by Guest Editor
Rick Viall email@example.com
How safe is private information when stored electronically?
You may not want to know the answer to that question. But if you’re just a bit curious, consider visiting privacyrights.org/data-breach.
The site allows you to scroll through a frequently updated chronological list of reported breaches of private data. Some data are lifted from large companies everyone’s heard of. What’s surprising is how many of the breaches occur at smaller organizations.
The information on this site should serve as proof that when it comes to the safety of personal data, businesses big and small must be on alert!
While it’s the large breaches that make headlines—think Citigroup or Bank of America—smaller businesses may be at a greater risk. They often lack the infrastructure and resources to protect from cyber criminals.
What does a cyber crime cost? According to the Ponemon Institute’s First Annual Cost of Cyber Crime Study, published in July 2010, a business can expect to pay an average of $204 per customer record that is lost or stolen.
Cyber Crime Defined
According to the Ponemon study, the list of cyber crimes is rapidly growing. While many are aware of common cyber crimes, such as identity theft, the list also includes other crimes that can cause damage to a business’s electronic infrastructure. Examples: theft of a business’s intellectual property, the creation/distribution of viruses and malicious code, and the publishing of private data in a public forum online.
Business owners may struggle to keep up with these often-sophisticated threats. Such threats place a tremendous burden on business owners to prevent these losses. Many states have turned to legislation that requires business owners to spend money notifying consumers when a potential breach has occurred.
And some such laws go as far as to require the business owner to help pay the cost of the consumer’s data recovery. In March 2010, Massachusetts became the first state to pass comprehensive legislation requiring business owners to take preventative measures to protect data before the loss happens. Failure to do so can result in fines against the business owner.
Business owners in other states also may be impacted by this law, as it’s designed to protect residents of Massachusetts regardless of where the breach occurs. That means your business, even if located in another state, may be subject to fine if your records contain private information on Massachusetts consumers and those records are breached.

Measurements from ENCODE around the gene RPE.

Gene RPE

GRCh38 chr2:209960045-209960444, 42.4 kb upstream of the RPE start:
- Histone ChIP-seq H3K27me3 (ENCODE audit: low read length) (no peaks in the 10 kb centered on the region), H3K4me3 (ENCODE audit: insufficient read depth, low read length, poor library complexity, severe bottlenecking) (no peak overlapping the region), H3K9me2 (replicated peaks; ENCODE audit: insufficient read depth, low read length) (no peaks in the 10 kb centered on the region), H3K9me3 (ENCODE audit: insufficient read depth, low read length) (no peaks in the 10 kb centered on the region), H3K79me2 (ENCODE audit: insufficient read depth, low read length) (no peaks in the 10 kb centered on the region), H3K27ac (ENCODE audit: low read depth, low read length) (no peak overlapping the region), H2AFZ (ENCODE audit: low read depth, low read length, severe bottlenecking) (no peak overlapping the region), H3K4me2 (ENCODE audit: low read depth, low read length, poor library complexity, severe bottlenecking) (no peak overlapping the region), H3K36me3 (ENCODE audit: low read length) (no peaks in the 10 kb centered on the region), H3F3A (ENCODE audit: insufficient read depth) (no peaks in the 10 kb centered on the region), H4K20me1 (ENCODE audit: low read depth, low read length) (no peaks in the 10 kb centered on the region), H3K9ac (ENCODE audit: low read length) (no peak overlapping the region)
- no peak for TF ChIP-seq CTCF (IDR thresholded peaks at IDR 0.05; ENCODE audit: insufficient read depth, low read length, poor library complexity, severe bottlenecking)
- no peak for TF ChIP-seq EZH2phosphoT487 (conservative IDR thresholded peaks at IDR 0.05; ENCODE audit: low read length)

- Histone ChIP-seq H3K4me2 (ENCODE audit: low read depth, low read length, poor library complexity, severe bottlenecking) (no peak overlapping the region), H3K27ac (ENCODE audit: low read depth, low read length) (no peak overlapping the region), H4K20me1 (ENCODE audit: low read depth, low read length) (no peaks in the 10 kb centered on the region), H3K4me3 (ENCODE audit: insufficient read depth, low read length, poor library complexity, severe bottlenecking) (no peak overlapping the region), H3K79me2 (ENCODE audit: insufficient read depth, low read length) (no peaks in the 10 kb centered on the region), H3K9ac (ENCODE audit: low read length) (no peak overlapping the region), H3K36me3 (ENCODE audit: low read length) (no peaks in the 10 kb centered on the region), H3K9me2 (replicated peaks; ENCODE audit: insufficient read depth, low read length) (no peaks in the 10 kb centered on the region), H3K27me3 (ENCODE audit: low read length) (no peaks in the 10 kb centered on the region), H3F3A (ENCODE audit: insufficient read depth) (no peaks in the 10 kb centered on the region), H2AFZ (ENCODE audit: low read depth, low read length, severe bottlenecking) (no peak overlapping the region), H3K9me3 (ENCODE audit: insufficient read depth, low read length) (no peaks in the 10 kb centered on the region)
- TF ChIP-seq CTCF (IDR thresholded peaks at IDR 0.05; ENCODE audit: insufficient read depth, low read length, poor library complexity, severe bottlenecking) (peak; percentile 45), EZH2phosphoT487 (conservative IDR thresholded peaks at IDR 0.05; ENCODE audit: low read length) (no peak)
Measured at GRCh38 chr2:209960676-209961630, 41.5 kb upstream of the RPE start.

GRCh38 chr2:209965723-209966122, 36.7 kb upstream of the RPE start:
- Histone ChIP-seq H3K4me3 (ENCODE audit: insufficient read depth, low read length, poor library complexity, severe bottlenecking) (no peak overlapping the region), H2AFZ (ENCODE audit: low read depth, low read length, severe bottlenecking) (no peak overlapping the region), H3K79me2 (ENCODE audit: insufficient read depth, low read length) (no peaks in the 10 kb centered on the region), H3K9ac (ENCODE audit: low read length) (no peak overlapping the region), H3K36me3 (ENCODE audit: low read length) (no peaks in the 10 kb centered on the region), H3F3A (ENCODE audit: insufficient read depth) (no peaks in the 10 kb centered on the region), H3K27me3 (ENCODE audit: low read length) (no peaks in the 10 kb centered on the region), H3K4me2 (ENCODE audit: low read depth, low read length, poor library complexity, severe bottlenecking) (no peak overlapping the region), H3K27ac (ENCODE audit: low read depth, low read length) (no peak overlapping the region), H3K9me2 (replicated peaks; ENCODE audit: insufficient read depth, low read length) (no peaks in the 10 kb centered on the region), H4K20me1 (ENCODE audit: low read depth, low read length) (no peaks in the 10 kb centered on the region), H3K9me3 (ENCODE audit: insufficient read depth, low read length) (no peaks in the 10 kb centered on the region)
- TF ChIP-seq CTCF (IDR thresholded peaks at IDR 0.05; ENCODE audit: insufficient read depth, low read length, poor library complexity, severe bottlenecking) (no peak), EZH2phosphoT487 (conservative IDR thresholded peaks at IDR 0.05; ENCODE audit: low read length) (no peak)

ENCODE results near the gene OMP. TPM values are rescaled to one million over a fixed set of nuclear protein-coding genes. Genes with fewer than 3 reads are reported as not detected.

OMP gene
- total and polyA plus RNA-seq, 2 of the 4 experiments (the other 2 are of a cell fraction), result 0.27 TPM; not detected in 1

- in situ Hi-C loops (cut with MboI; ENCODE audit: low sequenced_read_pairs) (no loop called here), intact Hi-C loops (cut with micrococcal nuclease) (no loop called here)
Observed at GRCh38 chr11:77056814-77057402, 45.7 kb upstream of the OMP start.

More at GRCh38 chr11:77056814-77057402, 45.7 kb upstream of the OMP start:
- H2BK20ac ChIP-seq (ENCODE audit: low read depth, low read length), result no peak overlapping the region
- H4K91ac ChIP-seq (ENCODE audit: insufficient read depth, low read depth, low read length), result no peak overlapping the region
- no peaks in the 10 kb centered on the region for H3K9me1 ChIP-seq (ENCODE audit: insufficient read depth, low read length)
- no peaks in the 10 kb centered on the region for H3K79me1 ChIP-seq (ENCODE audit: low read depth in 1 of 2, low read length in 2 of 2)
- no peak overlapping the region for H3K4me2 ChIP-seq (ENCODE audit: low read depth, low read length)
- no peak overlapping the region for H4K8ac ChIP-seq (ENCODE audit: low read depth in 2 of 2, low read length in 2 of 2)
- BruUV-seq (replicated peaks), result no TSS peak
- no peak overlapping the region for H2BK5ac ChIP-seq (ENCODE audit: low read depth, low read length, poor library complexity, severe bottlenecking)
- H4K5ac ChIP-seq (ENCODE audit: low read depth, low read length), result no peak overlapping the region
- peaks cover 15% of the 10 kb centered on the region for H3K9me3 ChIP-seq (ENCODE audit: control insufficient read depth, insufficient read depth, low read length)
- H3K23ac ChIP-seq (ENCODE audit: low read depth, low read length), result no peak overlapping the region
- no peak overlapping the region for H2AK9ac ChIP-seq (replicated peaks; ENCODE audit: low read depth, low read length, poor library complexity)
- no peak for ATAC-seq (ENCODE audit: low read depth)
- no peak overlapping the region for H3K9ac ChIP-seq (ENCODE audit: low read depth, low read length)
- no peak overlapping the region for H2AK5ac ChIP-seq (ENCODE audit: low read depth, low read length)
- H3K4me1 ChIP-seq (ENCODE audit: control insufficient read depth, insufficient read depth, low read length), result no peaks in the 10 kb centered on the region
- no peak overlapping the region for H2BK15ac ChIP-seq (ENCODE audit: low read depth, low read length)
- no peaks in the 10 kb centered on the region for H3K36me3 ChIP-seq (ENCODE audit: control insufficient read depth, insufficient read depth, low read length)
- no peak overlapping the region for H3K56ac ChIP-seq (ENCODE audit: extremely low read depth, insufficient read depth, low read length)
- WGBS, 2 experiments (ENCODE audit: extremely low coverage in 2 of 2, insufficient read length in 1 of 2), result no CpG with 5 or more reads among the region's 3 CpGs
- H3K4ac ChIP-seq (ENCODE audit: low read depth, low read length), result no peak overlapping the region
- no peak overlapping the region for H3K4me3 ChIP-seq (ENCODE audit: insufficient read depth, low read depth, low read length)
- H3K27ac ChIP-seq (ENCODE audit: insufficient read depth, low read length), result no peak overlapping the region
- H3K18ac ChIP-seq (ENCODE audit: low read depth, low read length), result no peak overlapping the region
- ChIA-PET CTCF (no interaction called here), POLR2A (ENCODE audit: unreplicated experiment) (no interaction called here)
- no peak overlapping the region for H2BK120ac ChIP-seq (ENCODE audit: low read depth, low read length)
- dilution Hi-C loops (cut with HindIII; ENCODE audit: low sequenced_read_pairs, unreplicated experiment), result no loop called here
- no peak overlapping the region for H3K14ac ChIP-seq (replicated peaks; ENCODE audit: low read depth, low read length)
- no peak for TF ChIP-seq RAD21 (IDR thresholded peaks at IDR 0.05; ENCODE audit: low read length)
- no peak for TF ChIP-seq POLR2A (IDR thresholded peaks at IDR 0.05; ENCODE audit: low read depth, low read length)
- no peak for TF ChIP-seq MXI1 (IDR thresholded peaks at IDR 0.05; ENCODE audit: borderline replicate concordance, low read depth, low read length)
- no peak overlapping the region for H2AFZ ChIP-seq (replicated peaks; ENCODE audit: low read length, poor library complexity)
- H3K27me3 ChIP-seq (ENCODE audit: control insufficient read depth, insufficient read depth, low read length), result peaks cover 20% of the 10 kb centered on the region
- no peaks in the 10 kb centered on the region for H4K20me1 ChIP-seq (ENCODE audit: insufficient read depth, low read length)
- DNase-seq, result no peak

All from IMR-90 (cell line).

Protecting Your Firm
There are a number of insurance products available to help business owners to deal with the cost of cyber crime. Policies may address both first and third-party losses.
What is a first-party loss? This is a cost the business owners may absorb to cover the firm’s own expenses caused by a cyber crime. Examples may include:
– Notification and credit-monitoring for compromised individuals. (Most states currently have laws in place requiring the business to pay the cost of notifying all consumers that may be victimized by a breach. Most laws require these costs to be paid regardless of whether or not the consumer has suffered financial damages resulting from the breach.)
– Cost to restore data that has been stolen or damaged.
– Lost income resulting from down time caused by a damaged network, lost information or data breach.
How about a third-party loss? When a cyber crime occurs against a business, other parties also could be impacted. A third-party loss describes costs that appear when others incur expenses that can be attributed to the cyber crime. Examples may include:
– Defense costs.
– Judgments and settlements for lawsuits brought by customers, employees and other third parties—such as a company claiming its network was damaged by a virus from another infected network.
– Costs associated with fines or penalties imposed by a regulatory body.
Why Coverage is Critical
Cyber insurance is designed to protect a business when costs are incurred due to a cyber crime. Business owners should note that common insurance policies such as commercial property, . business income, and general liability often restrict—and in many cases exclude—cyber-related damage.
Business owners beware: You should be skeptical of enhancements to such common policies designed to address the cyber exposure. These so-called “cyber enhancements” are often very limited and should not be relied upon without thorough examination of an insurance professional.
If you’re a business owner, threats to your data come from a variety of sources. Whether you’re the victim of a random hack, disgruntled former or current employee, angry competitor or anyone else, cyber crimes can serious damage your business. Worse, if the crime results in a breach of private consumer data, state law may impose significant fines that could devastate your firm’s bottom line. For more information about insuring against these growing exposures, call Rick Viall a Trusted Choice® independent insurance agent today. 770-487-8310
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